- If I didn't have any tools then I wouldn't try to compare something like a mining company to a internet company. Unless I knew otherwise I wouldn't want them in the same universe.

2) A ranking system that takes advantage of comparing factors and formulas that may be relevant to the universe. I agree with Yuval that it's worth examining how well your ranking pulls down the bad stocks as well as how well it pumps up the top stocks. We should arm ourselves with filtering bad in every layer of the trading system that we can. Even at the expense of backtested alpha. Capital preservation matters or you can't play the game.

3) A trading system with buys that filter the statistical outliers missed in the earlier stages. And sells that put reward / risk ratio into a proper perspective with slippage and commissions in mind.

4) A weighting system because a system's picks will hold a historical bias through some factor or formula and it makes sense that if we trust a ranking system to make a bias then we should trust a weighting system to hold a bias as well.

The really hard part goes back to what this WHOLE process is really all about. We are trying to use history to give us insight into the future of a dynamic object. An object that can be influenced by currency changes around the world, Political laws, tariffs and taxes around the world, companies decisions, competitor inventions, lawsuits, natural disasters and the list goes on and on ....

The point I'm trying to make is that I feel you can't get lost in the statistics of the past when we live in a world where stock is priced into the future. Concentrate on building a system that makes sense in good times and in bad times and I think there would be a lot more success on P123.

Just my $0.02 ... Actually I need that back for my port.
Barn

Dec 10, 2019 9:27:29 AM       
Jrinne
Re: To Quant Or Not To Quant, That Is The Question


The point I'm trying to make is that I feel you can't get lost in the statistics......

Barn,

You should do what you feel comfortable doing or what you like to do.

Optimizing sims and ranks is a quantitive method whether one likes to admit it or not. Something you seem to admit to in your post. I actually like the method too.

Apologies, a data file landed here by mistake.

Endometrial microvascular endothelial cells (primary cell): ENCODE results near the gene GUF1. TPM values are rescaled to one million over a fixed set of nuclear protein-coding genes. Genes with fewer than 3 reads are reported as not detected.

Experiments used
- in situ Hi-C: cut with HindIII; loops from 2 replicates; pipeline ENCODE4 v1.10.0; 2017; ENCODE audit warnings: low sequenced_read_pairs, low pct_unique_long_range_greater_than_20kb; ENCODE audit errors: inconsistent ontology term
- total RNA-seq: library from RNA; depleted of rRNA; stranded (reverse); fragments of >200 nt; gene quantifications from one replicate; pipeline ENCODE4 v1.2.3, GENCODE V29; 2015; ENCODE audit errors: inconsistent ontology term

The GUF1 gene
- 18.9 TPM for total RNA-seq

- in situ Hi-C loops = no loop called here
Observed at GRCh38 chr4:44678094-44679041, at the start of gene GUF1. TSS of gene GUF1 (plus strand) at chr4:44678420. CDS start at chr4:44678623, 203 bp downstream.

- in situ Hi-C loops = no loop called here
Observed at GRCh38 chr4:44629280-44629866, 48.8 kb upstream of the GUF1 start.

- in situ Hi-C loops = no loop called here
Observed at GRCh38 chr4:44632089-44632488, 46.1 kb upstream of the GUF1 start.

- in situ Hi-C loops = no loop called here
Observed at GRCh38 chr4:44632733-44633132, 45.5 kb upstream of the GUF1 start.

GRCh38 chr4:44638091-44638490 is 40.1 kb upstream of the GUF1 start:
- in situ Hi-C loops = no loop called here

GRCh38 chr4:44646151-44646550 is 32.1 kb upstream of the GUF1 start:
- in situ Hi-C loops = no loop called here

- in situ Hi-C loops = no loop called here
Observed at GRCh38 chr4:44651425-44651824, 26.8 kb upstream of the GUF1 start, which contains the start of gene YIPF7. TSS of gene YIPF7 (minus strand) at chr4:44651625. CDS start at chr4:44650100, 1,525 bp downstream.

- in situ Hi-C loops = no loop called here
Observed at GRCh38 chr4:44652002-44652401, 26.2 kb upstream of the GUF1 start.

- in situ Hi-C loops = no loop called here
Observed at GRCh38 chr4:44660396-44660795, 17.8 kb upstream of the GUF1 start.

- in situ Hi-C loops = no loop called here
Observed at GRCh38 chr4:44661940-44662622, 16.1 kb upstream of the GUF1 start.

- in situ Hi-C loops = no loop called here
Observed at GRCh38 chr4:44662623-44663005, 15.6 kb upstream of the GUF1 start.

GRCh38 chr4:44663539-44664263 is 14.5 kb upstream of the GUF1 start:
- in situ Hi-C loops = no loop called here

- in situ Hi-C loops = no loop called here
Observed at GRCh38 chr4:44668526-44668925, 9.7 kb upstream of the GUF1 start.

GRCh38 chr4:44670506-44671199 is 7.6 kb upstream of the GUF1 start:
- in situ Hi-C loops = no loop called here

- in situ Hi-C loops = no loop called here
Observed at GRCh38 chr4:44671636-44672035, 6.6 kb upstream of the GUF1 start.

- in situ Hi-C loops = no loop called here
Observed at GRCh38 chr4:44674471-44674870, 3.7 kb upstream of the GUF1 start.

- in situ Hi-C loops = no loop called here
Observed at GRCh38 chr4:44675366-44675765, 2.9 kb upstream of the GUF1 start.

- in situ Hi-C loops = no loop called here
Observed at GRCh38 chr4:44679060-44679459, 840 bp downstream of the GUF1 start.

If you think sims and rank performance are the best for every single situation then...Well, l I wonder if one can say that about anything. This person is the best person for every job. This hammer will be the best tool for everything I do. I do not even need a toolbox.

Defies common sense. I will not go through the math proving that other methods are better for nonlinear situations. Something de Prado stresses. It is also mentioned in the book about Renaissance Technologies that Cary originally posted about (The Man Who Solved the Market).

But this should be common sense too. And didn't Renaissance Technologies resolve any doubt on this topic with both its Medallion and RIEF funds?

Good luck. And do what makes you feel good.

As Marc says, it should be fun and whether you are losing money or not is not always the most important question:

and that it is not necessarily tied to “performance.” Back when I was at Value Line, I used to say that we were not in the financial services business but rather in the entertainment business. Stock picking is FUN and people love doing it,....

-Marc

The Designer Models are entertaining--at least--even if they seriously underperform their benchmarks. So no worries. But you would think--for the price I am paying --there would be some show girls like when I played blackjack;-)

-Jim

From time to time you will encounter Luddites, who are beyond redemption.
--de Prado, Marcos López on the topic of machine learning for financial applications

Dec 10, 2019 9:51:55 AM       
Edit 33 times, last edit by Jrinne at Dec 10, 2019 11:16:44 AM
SnortingElk
Re: To Quant Or Not To Quant, That Is The Question

I spent some time with QuantConnect which seems to be a competitor to Quantopian. As best I could tell, Quantopian took a hit when they stopped proving trade integration, whereas QuantConnect provides this. One of my motivations was the ability to integrate additional data, and QuatConnect has support for Quandl and for any other custom data.

My perception is that it would take a lot of time for P123 to compete in this space. QuantConnect basically has an open-source “engine” called Lean that can be installed locally, or that is run online with a web UI like P123’s online engine.